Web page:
The recruiting commercials for the Army Reserve proclaim "one weekend each month," but the real-life Army Reserve might as well say "hold my beer."
That's because the weekend "recruiting hook" — as it's called in a leaked document compiled by Army personnel for the new chief of staff — reveal that it's, well, kinda bullshit.
When they're not activated or deployed, most reservists and guardsmen spend one weekend a month on duty and two weeks a year training, according to the Army recruiting website. But that claim doesn't seem to square with reality.
"The Army Reserve is cashing in on uncompensated sacrifices of its Soldiers on a scale that must be in the tens of millions of dollars, and that is a violation of trust, stewardship, and the Army Values," one Army Reserve lieutenant colonel, who also complained that his battalion commander "demanded" that he be available at all times, told members of an Army Transition Team earlier this year.
According to an internal Army document, soldiers feel that the service's overwhelming focus on readiness is wearing down the force, and leading some unit leaders to fudge the truth on their unit's readiness.
"Soldiers in all three Army Components assess themselves and their unit as less ready to perform their wartime mission, despite an increased focus on readiness," reads the document, which was put together by the Army Transition Team for new Chief of Staff Gen. James McConville and obtained by Task & Purpose. "The drive to attain the highest levels of readiness has led some unit leaders to inaccurately report readiness."
Lt. Gen. Eric J. Wesley, who served as the director of the transition team, said in the document's opening that though the surveys conducted are not scientific, the feedback "is honest and emblematic of the force as a whole taken from seven installations and over 400 respondents."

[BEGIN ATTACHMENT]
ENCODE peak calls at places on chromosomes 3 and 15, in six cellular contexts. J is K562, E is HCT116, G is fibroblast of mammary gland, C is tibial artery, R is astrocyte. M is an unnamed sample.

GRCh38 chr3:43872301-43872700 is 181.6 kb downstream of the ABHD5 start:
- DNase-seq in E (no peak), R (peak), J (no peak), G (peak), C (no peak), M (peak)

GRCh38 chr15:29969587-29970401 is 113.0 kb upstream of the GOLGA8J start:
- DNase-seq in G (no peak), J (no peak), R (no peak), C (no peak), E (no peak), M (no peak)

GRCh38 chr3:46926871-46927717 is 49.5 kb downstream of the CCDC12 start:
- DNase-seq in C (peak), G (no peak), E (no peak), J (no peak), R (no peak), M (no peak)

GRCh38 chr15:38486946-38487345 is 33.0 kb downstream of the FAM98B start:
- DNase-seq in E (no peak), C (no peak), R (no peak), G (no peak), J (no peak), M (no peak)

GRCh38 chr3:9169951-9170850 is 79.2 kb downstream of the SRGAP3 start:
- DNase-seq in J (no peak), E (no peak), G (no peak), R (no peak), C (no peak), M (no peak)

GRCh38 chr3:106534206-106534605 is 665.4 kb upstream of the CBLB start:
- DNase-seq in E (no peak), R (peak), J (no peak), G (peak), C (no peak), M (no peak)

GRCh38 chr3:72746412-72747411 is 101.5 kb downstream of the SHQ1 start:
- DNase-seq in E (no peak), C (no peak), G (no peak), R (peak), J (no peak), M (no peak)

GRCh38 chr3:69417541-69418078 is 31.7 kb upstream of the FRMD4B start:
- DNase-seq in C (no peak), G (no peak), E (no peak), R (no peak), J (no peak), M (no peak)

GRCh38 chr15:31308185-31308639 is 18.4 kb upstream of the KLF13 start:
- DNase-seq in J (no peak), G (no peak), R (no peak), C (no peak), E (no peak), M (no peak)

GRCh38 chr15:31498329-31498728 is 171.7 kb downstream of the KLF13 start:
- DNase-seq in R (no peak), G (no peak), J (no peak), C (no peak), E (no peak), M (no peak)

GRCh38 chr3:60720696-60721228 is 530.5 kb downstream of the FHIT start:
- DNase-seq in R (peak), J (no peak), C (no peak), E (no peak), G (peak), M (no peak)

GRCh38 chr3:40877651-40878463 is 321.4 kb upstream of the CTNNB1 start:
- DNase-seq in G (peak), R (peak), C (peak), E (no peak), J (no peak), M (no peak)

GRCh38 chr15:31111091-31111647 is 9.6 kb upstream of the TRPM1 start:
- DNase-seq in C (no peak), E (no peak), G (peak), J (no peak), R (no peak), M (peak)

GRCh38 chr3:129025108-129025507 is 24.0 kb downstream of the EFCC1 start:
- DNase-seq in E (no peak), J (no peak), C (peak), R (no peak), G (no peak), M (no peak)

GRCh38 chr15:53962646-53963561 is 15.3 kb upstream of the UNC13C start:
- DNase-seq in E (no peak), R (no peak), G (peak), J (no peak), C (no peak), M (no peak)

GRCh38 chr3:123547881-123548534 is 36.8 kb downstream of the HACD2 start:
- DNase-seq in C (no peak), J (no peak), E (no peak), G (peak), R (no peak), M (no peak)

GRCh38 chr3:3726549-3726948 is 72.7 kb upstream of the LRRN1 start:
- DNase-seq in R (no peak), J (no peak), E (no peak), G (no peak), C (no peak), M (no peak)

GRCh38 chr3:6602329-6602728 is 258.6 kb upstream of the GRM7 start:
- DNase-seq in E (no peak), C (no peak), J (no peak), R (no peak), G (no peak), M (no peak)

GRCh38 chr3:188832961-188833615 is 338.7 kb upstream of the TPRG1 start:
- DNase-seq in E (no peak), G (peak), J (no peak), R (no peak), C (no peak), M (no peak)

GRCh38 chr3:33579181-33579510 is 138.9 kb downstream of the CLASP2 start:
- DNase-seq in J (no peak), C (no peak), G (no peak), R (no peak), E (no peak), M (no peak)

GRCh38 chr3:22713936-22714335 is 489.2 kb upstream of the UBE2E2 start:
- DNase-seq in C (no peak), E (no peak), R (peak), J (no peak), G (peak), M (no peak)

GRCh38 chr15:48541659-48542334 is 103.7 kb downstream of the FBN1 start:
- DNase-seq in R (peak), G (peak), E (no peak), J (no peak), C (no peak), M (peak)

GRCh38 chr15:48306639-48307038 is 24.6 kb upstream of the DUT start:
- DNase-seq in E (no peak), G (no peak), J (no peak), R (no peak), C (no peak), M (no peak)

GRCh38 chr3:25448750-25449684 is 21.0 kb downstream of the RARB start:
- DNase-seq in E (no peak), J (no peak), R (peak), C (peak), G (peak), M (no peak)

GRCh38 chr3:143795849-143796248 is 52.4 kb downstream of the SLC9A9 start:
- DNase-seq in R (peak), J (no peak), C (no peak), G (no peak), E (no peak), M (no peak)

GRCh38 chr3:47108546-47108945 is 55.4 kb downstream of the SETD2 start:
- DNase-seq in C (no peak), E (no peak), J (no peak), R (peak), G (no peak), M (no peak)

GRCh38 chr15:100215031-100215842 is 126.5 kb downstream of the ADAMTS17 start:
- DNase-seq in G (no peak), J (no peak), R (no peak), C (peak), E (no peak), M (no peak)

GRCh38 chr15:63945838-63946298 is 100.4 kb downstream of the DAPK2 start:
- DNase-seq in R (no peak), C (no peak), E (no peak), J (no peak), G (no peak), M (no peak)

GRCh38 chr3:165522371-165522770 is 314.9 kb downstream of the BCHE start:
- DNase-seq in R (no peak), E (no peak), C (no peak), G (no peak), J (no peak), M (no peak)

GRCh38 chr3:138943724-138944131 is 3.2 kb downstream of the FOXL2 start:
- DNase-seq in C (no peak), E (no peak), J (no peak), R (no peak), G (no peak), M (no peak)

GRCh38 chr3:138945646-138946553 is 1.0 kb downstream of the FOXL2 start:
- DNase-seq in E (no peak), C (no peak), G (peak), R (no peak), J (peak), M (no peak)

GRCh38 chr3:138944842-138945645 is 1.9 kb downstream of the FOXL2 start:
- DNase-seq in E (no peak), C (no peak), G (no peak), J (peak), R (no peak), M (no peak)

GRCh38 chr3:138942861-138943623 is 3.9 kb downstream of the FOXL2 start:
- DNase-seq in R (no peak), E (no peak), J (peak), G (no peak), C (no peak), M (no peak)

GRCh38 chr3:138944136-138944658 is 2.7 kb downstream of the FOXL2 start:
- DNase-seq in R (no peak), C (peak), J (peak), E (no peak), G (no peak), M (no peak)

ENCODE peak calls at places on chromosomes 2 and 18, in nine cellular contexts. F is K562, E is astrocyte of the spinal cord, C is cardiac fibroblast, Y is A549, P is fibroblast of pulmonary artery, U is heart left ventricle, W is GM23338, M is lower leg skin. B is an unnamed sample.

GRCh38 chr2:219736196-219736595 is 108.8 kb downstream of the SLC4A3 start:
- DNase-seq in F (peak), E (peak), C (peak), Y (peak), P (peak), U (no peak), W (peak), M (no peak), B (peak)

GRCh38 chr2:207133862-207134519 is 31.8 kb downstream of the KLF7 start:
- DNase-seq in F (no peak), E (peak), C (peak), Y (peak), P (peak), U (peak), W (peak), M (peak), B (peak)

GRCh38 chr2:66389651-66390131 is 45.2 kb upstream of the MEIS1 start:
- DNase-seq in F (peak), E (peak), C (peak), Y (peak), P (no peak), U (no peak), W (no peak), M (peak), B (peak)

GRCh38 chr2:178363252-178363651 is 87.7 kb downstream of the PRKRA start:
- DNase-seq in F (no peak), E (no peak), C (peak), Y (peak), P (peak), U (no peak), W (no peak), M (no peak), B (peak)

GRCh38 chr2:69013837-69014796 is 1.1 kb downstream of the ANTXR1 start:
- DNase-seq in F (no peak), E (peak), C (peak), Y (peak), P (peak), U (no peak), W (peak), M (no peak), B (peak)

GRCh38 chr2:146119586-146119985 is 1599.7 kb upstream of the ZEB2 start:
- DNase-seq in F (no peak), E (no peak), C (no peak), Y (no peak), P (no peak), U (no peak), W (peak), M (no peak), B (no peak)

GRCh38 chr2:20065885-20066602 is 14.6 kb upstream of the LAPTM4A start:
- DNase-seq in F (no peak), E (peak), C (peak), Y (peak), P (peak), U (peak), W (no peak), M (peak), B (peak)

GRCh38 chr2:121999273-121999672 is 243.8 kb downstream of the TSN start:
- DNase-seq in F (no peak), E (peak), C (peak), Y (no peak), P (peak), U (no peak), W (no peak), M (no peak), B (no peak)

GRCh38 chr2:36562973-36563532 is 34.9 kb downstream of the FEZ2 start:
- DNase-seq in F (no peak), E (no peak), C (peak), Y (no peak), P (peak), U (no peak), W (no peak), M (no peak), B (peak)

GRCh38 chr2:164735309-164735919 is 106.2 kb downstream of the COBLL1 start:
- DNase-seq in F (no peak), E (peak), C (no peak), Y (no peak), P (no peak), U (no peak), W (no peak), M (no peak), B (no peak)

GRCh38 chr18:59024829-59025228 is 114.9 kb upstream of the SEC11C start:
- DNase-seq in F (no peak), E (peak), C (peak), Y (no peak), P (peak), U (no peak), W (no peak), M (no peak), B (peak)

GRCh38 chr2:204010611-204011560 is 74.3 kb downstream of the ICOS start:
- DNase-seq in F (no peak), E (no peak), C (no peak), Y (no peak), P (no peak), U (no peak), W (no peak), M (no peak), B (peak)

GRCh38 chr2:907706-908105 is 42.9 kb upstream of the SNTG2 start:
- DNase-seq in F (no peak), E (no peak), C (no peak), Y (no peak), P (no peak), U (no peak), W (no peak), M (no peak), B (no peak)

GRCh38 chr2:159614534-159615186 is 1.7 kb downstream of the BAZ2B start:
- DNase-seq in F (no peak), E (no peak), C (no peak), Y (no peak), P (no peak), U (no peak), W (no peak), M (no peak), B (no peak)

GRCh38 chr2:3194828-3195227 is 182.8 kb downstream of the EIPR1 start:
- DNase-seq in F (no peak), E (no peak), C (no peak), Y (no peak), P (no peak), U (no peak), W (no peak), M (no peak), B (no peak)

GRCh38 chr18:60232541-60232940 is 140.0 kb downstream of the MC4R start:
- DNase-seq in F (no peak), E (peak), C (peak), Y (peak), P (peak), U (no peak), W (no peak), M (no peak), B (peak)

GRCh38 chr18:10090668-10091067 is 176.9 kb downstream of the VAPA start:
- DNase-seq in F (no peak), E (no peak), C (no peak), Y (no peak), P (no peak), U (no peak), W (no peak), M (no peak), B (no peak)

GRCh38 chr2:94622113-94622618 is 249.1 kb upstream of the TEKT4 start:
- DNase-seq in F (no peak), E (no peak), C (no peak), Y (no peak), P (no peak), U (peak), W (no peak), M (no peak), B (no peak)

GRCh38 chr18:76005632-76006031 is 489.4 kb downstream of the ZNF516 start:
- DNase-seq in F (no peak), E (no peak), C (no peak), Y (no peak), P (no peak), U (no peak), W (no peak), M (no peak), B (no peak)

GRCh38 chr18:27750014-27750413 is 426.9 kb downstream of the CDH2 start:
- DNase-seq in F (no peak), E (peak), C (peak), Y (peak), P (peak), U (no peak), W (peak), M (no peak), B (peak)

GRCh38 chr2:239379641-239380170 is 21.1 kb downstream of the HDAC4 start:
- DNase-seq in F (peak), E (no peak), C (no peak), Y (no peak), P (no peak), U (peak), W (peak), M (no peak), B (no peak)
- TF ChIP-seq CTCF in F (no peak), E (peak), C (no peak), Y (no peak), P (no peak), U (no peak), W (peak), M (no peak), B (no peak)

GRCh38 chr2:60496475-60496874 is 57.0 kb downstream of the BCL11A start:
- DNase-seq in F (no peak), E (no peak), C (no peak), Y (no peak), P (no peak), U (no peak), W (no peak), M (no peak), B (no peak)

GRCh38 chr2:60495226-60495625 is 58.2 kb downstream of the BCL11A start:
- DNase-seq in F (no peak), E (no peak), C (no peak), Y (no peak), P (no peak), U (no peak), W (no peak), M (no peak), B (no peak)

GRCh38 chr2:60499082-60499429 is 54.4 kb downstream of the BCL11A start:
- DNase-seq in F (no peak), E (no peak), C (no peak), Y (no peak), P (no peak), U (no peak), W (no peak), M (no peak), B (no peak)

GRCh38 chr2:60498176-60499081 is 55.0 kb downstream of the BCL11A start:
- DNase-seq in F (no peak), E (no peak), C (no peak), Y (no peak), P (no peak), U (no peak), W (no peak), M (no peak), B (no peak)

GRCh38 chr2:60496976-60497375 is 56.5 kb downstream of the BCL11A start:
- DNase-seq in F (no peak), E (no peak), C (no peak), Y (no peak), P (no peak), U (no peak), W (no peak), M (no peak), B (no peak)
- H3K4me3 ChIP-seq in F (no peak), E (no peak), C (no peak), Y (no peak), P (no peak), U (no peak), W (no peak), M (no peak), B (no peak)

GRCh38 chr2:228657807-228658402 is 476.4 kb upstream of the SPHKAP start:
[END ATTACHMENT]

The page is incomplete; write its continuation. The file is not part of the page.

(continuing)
Those surveyed were asked to weigh in on four questions — one of which being what the Army isn't doing right. One of the themes that emerged from the answers is that "[r]eadiness demands are breaking the force."
The Army thinks China will surpass Russia by 2028. Here is how the service is planning to take them on.
If you've paid even the slightest bit of attention in the last few years, you know that the Pentagon has been zeroing in on the threat that China and Russia pose, and the future battles it anticipates.
The Army has followed suit, pushing to modernize its force to be ready for whatever comes its way. As part of its modernization, the Army adopted the Multi-Domain Operations (MDO) concept, which serves as the Army's main war-fighting doctrine and lays the groundwork for how the force will fight near-peer threats like Russia and China across land, air, sea, cyber, and space.
But in an internal document obtained by Task & Purpose, the Army Transition Team for the new Chief of Staff, Gen. James McConville, argues that China poses a more immediate threat than Russia, so the Army needs make the Asia-Pacific region its priority while deploying "minimal current conventional forces" in Europe to deter Russia.
In leaked documents, Army family reports waiting weeks to have gas line and roof leaks fixed in on-base housing
As the saying goes, you recruit the soldier, but you retain the family.
And according to internal documents obtained by Task & Purpose, the Army still has substantial work to do in addressing families' concerns.